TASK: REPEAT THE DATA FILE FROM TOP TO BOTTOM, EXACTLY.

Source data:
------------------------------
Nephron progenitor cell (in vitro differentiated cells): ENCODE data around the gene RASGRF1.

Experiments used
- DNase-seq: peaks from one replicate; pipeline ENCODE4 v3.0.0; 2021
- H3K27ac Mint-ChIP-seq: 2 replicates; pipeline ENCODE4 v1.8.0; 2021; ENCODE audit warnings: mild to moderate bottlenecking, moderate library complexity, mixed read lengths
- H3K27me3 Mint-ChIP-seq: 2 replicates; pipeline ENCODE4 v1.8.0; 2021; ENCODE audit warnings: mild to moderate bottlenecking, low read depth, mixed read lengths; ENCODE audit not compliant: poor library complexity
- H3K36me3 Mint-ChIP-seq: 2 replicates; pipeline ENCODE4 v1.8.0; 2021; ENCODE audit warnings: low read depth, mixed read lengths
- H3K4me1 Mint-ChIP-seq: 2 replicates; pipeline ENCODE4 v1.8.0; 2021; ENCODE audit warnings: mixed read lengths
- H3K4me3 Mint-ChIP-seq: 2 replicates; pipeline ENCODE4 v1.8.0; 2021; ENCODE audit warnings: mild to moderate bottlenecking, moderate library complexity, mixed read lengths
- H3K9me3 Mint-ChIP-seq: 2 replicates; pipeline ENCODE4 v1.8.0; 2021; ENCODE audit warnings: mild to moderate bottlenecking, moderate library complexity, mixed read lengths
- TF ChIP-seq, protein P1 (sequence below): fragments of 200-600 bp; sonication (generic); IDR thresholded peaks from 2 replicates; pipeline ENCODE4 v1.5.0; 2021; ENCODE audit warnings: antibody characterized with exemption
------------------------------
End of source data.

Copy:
Nephron progenitor cell (in vitro differentiated cells): ENCODE data around the gene RASGRF1.

Experiments used
- DNase-seq: peaks from one replicate; pipeline ENCODE4 v3.0.0; 2021
- H3K27ac Mint-ChIP-seq: 2 replicates; pipeline ENCODE4 v1.8.0; 2021; ENCODE audit warnings: mild to moderate bottlenecking, moderate library complexity, mixed read lengths
- H3K27me3 Mint-ChIP-seq: 2 replicates; pipeline ENCODE4 v1.8.0; 2021; ENCODE audit warnings: mild to moderate bottlenecking, low read depth, mixed read lengths; ENCODE audit not compliant: poor library complexity
- H3K36me3 Mint-ChIP-seq: 2 replicates; pipeline ENCODE4 v1.8.0; 2021; ENCODE audit warnings: low read depth, mixed read lengths
- H3K4me1 Mint-ChIP-seq: 2 replicates; pipeline ENCODE4 v1.8.0; 2021; ENCODE audit warnings: mixed read lengths
- H3K4me3 Mint-ChIP-seq: 2 replicates; pipeline ENCODE4 v1.8.0; 2021; ENCODE audit warnings: mild to moderate bottlenecking, moderate library complexity, mixed read lengths
- H3K9me3 Mint-ChIP-seq: 2 replicates; pipeline ENCODE4 v1.8.0; 2021; ENCODE audit warnings: mild to moderate bottlenecking, moderate library complexity, mixed read lengths
- TF ChIP-seq, protein P1 (sequence below): fragments of 200-600 bp; sonication (generic); IDR thresholded peaks from 2 replicates; pipeline ENCODE4 v1.5.0; 2021; ENCODE audit warnings: antibody characterized with exemption